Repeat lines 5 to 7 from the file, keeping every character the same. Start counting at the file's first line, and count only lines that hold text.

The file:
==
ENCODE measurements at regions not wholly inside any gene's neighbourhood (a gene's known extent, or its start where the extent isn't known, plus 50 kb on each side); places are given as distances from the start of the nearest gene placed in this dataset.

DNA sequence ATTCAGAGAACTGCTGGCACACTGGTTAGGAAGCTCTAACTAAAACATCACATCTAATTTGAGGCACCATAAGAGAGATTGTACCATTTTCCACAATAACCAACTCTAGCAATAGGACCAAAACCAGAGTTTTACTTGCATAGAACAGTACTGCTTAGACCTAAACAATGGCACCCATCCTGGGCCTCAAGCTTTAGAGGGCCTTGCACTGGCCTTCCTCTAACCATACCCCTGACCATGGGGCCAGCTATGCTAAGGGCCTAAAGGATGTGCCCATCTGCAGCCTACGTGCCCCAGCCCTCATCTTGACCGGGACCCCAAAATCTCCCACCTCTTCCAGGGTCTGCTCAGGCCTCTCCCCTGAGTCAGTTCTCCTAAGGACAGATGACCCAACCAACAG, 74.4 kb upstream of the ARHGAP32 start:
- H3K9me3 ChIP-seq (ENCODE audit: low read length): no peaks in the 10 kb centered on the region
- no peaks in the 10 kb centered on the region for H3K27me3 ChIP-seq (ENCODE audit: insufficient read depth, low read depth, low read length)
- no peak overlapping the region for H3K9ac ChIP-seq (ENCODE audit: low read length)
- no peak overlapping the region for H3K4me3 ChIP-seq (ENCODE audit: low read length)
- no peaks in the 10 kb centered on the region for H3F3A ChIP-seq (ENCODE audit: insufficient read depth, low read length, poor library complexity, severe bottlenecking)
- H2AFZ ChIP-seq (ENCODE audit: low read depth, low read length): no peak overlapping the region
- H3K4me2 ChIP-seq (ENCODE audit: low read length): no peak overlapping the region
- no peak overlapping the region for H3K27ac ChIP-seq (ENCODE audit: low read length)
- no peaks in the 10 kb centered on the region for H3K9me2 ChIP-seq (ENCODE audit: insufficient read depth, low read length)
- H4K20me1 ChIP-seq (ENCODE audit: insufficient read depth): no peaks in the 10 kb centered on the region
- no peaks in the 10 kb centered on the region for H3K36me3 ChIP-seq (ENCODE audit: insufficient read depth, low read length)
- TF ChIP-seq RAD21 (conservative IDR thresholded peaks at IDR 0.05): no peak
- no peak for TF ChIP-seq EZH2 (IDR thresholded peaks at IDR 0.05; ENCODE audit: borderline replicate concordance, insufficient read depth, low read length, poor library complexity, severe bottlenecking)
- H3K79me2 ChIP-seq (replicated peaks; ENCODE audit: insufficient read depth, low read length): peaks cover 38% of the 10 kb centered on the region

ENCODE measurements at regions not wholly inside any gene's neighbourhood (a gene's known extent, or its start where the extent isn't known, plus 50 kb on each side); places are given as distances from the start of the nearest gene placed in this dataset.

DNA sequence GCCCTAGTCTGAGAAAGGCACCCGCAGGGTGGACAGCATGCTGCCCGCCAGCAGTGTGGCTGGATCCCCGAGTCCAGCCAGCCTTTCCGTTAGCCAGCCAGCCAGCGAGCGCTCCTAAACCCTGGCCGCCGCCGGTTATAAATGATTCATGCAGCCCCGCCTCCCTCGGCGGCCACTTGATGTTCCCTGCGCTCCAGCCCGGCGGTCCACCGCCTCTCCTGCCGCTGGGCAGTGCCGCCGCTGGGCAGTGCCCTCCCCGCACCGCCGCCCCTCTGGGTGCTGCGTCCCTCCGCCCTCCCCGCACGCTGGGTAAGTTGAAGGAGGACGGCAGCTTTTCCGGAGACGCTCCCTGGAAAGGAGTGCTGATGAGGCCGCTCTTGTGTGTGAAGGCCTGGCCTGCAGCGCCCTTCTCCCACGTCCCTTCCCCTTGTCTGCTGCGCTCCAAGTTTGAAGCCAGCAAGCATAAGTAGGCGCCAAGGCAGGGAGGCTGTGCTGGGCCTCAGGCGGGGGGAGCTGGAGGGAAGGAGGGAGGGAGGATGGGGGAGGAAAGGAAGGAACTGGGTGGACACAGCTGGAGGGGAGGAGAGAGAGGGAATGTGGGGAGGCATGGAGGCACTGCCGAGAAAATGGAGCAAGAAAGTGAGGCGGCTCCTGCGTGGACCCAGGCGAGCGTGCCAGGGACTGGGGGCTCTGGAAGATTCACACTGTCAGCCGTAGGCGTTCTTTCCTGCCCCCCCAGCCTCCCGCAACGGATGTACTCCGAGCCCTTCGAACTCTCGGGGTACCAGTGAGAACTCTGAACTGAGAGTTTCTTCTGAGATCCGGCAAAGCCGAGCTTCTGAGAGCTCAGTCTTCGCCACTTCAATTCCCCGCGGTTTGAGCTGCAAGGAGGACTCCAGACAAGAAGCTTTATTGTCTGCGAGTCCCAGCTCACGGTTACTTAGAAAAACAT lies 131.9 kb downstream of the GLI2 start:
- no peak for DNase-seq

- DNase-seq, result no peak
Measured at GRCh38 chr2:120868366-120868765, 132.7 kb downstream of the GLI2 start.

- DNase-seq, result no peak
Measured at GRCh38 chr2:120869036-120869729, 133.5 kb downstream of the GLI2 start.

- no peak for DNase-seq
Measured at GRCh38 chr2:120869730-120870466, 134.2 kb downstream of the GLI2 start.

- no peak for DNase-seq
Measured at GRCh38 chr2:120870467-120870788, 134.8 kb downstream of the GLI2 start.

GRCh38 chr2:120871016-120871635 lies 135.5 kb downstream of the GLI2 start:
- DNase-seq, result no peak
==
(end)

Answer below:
- no peak overlapping the region for H3K9ac ChIP-seq (ENCODE audit: low read length)
- no peak overlapping the region for H3K4me3 ChIP-seq (ENCODE audit: low read length)
- no peaks in the 10 kb centered on the region for H3F3A ChIP-seq (ENCODE audit: insufficient read depth, low read length, poor library complexity, severe bottlenecking)